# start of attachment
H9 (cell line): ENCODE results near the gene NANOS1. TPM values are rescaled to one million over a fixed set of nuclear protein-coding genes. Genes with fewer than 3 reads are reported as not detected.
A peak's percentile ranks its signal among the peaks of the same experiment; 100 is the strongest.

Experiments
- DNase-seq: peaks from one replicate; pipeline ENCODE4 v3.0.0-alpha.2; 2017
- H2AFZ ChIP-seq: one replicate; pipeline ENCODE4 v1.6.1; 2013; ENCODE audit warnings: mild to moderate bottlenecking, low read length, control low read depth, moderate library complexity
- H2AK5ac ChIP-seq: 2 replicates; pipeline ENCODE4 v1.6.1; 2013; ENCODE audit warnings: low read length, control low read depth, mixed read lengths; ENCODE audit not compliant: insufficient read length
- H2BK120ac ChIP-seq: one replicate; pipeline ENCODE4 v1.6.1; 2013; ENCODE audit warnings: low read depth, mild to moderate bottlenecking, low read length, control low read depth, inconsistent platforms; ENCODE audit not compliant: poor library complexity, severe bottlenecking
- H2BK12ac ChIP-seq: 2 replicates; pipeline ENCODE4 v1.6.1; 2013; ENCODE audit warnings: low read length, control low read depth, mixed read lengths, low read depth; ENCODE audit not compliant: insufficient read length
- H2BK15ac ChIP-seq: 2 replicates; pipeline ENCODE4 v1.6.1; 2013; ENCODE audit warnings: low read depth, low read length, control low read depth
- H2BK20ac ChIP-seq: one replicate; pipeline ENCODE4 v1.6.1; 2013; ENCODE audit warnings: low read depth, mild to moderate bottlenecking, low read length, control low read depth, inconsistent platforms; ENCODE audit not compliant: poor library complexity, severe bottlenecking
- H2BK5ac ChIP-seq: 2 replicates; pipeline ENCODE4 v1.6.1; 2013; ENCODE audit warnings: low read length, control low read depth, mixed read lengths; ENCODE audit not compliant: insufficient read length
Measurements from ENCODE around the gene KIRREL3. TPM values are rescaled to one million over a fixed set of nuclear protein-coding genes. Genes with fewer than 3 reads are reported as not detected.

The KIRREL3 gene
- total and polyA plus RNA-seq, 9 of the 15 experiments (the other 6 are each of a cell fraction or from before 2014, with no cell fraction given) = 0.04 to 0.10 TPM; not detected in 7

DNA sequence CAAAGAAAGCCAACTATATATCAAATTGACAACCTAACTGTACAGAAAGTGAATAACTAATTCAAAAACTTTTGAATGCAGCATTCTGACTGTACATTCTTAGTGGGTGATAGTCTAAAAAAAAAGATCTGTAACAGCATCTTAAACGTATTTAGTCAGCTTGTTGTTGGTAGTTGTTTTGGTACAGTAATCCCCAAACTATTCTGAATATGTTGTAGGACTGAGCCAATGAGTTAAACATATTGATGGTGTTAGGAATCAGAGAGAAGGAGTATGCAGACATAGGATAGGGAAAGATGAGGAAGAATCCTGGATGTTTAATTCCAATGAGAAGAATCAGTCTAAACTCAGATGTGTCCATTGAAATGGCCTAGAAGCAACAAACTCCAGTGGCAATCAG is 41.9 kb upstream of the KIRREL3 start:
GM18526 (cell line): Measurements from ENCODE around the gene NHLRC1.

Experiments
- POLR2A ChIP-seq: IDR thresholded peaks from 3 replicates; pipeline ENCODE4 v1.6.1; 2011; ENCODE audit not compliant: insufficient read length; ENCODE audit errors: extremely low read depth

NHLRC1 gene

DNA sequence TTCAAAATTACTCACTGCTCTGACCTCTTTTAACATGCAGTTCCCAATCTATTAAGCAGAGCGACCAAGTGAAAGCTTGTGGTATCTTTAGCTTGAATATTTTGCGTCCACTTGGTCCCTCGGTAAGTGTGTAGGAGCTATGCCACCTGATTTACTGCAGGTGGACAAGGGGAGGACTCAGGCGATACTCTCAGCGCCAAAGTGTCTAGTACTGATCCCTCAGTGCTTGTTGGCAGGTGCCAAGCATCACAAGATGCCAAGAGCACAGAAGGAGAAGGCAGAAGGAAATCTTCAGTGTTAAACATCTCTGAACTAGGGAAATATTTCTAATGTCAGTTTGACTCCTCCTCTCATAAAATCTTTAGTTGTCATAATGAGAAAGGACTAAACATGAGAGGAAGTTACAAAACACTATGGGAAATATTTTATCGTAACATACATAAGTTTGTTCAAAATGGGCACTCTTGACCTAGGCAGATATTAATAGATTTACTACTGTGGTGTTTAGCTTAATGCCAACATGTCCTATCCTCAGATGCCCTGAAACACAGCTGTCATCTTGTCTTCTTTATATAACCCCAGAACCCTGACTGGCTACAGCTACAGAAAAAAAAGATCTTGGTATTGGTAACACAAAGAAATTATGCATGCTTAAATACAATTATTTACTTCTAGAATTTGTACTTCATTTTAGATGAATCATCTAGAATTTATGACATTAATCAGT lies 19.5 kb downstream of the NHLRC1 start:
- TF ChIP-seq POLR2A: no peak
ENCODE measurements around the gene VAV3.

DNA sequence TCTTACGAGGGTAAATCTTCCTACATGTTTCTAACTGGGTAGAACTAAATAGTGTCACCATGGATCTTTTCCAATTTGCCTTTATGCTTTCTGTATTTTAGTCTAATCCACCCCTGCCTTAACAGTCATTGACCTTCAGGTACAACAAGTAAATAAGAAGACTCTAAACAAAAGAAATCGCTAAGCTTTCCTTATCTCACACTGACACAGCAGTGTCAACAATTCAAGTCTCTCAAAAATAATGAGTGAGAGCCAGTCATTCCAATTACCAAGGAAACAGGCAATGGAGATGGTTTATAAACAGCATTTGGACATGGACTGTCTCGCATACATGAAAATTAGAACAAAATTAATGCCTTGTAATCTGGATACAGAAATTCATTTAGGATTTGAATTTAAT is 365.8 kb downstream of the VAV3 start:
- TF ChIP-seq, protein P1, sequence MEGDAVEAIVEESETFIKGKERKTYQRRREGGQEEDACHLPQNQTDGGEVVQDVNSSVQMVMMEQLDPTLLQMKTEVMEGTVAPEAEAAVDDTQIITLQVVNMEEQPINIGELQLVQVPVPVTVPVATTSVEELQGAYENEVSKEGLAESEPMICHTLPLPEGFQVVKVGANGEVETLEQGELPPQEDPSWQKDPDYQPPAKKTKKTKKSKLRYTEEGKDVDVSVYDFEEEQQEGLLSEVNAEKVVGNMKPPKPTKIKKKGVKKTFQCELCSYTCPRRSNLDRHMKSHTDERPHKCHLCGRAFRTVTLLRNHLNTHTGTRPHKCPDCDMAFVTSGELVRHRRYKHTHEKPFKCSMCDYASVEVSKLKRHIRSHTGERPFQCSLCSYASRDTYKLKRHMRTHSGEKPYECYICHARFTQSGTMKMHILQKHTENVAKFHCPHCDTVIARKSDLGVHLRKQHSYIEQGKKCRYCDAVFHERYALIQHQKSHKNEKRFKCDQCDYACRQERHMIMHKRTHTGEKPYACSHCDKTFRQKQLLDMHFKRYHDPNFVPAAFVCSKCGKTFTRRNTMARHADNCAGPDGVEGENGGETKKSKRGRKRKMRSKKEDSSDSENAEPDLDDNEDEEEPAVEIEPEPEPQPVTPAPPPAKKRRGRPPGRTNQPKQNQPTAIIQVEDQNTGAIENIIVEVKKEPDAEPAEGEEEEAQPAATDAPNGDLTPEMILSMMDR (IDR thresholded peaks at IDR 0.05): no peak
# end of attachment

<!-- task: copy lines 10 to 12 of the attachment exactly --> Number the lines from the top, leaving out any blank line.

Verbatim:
- H2BK20ac ChIP-seq: one replicate; pipeline ENCODE4 v1.6.1; 2013; ENCODE audit warnings: low read depth, mild to moderate bottlenecking, low read length, control low read depth, inconsistent platforms; ENCODE audit not compliant: poor library complexity, severe bottlenecking
- H2BK5ac ChIP-seq: 2 replicates; pipeline ENCODE4 v1.6.1; 2013; ENCODE audit warnings: low read length, control low read depth, mixed read lengths; ENCODE audit not compliant: insufficient read length
Measurements from ENCODE around the gene KIRREL3. TPM values are rescaled to one million over a fixed set of nuclear protein-coding genes. Genes with fewer than 3 reads are reported as not detected.